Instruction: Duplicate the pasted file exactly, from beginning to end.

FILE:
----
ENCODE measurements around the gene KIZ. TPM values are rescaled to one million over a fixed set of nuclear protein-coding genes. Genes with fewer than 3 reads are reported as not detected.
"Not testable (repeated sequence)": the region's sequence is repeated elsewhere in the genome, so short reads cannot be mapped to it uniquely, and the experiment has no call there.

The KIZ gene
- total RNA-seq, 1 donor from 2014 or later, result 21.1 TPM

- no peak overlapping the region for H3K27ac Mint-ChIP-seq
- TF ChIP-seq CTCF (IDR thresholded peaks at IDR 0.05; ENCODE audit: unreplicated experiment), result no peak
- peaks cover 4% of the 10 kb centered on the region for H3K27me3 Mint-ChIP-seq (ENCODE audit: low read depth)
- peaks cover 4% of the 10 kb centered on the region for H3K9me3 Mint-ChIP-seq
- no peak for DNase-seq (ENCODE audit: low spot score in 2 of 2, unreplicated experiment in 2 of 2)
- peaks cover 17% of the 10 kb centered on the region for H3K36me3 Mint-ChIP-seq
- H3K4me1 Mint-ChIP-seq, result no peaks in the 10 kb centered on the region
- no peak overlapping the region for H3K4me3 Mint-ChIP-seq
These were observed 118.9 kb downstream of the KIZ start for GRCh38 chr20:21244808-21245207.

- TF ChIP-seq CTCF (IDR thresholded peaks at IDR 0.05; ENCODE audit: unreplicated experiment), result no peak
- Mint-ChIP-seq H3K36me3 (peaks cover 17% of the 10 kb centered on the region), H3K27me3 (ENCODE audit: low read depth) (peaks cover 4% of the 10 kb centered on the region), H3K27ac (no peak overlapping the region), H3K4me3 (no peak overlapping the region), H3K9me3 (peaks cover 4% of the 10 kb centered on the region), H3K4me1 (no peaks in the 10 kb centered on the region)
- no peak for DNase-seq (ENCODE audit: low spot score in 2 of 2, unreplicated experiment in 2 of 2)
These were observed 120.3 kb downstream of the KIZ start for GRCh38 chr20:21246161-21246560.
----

ENCODE measurements around the gene KIZ. TPM values are rescaled to one million over a fixed set of nuclear protein-coding genes. Genes with fewer than 3 reads are reported as not detected.
"Not testable (repeated sequence)": the region's sequence is repeated elsewhere in the genome, so short reads cannot be mapped to it uniquely, and the experiment has no call there.

The KIZ gene
- total RNA-seq, 1 donor from 2014 or later, result 21.1 TPM

- no peak overlapping the region for H3K27ac Mint-ChIP-seq
- TF ChIP-seq CTCF (IDR thresholded peaks at IDR 0.05; ENCODE audit: unreplicated experiment), result no peak
- peaks cover 4% of the 10 kb centered on the region for H3K27me3 Mint-ChIP-seq (ENCODE audit: low read depth)
- peaks cover 4% of the 10 kb centered on the region for H3K9me3 Mint-ChIP-seq
- no peak for DNase-seq (ENCODE audit: low spot score in 2 of 2, unreplicated experiment in 2 of 2)
- peaks cover 17% of the 10 kb centered on the region for H3K36me3 Mint-ChIP-seq
- H3K4me1 Mint-ChIP-seq, result no peaks in the 10 kb centered on the region
- no peak overlapping the region for H3K4me3 Mint-ChIP-seq
These were observed 118.9 kb downstream of the KIZ start for GRCh38 chr20:21244808-21245207.

- TF ChIP-seq CTCF (IDR thresholded peaks at IDR 0.05; ENCODE audit: unreplicated experiment), result no peak
- Mint-ChIP-seq H3K36me3 (peaks cover 17% of the 10 kb centered on the region), H3K27me3 (ENCODE audit: low read depth) (peaks cover 4% of the 10 kb centered on the region), H3K27ac (no peak overlapping the region), H3K4me3 (no peak overlapping the region), H3K9me3 (peaks cover 4% of the 10 kb centered on the region), H3K4me1 (no peaks in the 10 kb centered on the region)
- no peak for DNase-seq (ENCODE audit: low spot score in 2 of 2, unreplicated experiment in 2 of 2)
These were observed 120.3 kb downstream of the KIZ start for GRCh38 chr20:21246161-21246560.